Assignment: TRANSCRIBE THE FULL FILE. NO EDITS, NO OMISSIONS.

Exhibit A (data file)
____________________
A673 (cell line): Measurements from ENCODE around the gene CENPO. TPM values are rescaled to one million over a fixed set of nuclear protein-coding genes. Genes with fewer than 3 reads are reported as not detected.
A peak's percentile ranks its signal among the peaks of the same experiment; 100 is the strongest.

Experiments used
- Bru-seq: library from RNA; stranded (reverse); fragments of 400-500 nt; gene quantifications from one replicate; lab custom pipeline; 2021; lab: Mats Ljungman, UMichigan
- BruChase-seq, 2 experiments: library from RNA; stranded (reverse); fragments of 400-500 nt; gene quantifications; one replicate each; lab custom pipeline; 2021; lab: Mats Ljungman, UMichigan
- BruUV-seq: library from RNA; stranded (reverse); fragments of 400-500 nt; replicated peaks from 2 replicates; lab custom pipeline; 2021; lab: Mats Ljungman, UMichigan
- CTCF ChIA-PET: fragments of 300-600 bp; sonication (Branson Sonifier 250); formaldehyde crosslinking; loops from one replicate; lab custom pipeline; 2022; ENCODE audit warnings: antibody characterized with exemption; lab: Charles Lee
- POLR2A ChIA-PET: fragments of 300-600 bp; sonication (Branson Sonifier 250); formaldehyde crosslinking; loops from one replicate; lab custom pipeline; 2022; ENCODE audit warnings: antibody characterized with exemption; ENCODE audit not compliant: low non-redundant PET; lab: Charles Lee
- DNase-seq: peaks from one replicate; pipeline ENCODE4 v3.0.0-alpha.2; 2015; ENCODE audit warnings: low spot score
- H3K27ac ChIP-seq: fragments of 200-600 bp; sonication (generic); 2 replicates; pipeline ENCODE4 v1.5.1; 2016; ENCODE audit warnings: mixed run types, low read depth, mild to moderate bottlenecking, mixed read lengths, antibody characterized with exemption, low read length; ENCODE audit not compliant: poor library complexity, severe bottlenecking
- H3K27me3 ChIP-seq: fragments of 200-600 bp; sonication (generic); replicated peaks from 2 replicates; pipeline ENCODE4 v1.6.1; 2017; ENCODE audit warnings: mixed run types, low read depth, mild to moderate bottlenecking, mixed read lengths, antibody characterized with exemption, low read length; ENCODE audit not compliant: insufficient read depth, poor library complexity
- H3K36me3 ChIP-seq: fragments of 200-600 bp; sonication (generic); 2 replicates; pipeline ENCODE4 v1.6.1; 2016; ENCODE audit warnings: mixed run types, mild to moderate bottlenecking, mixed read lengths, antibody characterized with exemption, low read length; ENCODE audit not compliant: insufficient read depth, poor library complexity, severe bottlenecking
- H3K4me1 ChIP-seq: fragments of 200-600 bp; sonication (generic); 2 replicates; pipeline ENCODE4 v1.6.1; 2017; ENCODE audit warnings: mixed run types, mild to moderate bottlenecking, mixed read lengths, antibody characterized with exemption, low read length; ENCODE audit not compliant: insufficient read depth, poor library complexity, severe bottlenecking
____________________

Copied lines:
A673 (cell line): Measurements from ENCODE around the gene CENPO. TPM values are rescaled to one million over a fixed set of nuclear protein-coding genes. Genes with fewer than 3 reads are reported as not detected.
A peak's percentile ranks its signal among the peaks of the same experiment; 100 is the strongest.

Experiments used
- Bru-seq: library from RNA; stranded (reverse); fragments of 400-500 nt; gene quantifications from one replicate; lab custom pipeline; 2021; lab: Mats Ljungman, UMichigan
- BruChase-seq, 2 experiments: library from RNA; stranded (reverse); fragments of 400-500 nt; gene quantifications; one replicate each; lab custom pipeline; 2021; lab: Mats Ljungman, UMichigan
- BruUV-seq: library from RNA; stranded (reverse); fragments of 400-500 nt; replicated peaks from 2 replicates; lab custom pipeline; 2021; lab: Mats Ljungman, UMichigan
- CTCF ChIA-PET: fragments of 300-600 bp; sonication (Branson Sonifier 250); formaldehyde crosslinking; loops from one replicate; lab custom pipeline; 2022; ENCODE audit warnings: antibody characterized with exemption; lab: Charles Lee
- POLR2A ChIA-PET: fragments of 300-600 bp; sonication (Branson Sonifier 250); formaldehyde crosslinking; loops from one replicate; lab custom pipeline; 2022; ENCODE audit warnings: antibody characterized with exemption; ENCODE audit not compliant: low non-redundant PET; lab: Charles Lee
- DNase-seq: peaks from one replicate; pipeline ENCODE4 v3.0.0-alpha.2; 2015; ENCODE audit warnings: low spot score
- H3K27ac ChIP-seq: fragments of 200-600 bp; sonication (generic); 2 replicates; pipeline ENCODE4 v1.5.1; 2016; ENCODE audit warnings: mixed run types, low read depth, mild to moderate bottlenecking, mixed read lengths, antibody characterized with exemption, low read length; ENCODE audit not compliant: poor library complexity, severe bottlenecking
- H3K27me3 ChIP-seq: fragments of 200-600 bp; sonication (generic); replicated peaks from 2 replicates; pipeline ENCODE4 v1.6.1; 2017; ENCODE audit warnings: mixed run types, low read depth, mild to moderate bottlenecking, mixed read lengths, antibody characterized with exemption, low read length; ENCODE audit not compliant: insufficient read depth, poor library complexity
- H3K36me3 ChIP-seq: fragments of 200-600 bp; sonication (generic); 2 replicates; pipeline ENCODE4 v1.6.1; 2016; ENCODE audit warnings: mixed run types, mild to moderate bottlenecking, mixed read lengths, antibody characterized with exemption, low read length; ENCODE audit not compliant: insufficient read depth, poor library complexity, severe bottlenecking
- H3K4me1 ChIP-seq: fragments of 200-600 bp; sonication (generic); 2 replicates; pipeline ENCODE4 v1.6.1; 2017; ENCODE audit warnings: mixed run types, mild to moderate bottlenecking, mixed read lengths, antibody characterized with exemption, low read length; ENCODE audit not compliant: insufficient read depth, poor library complexity, severe bottlenecking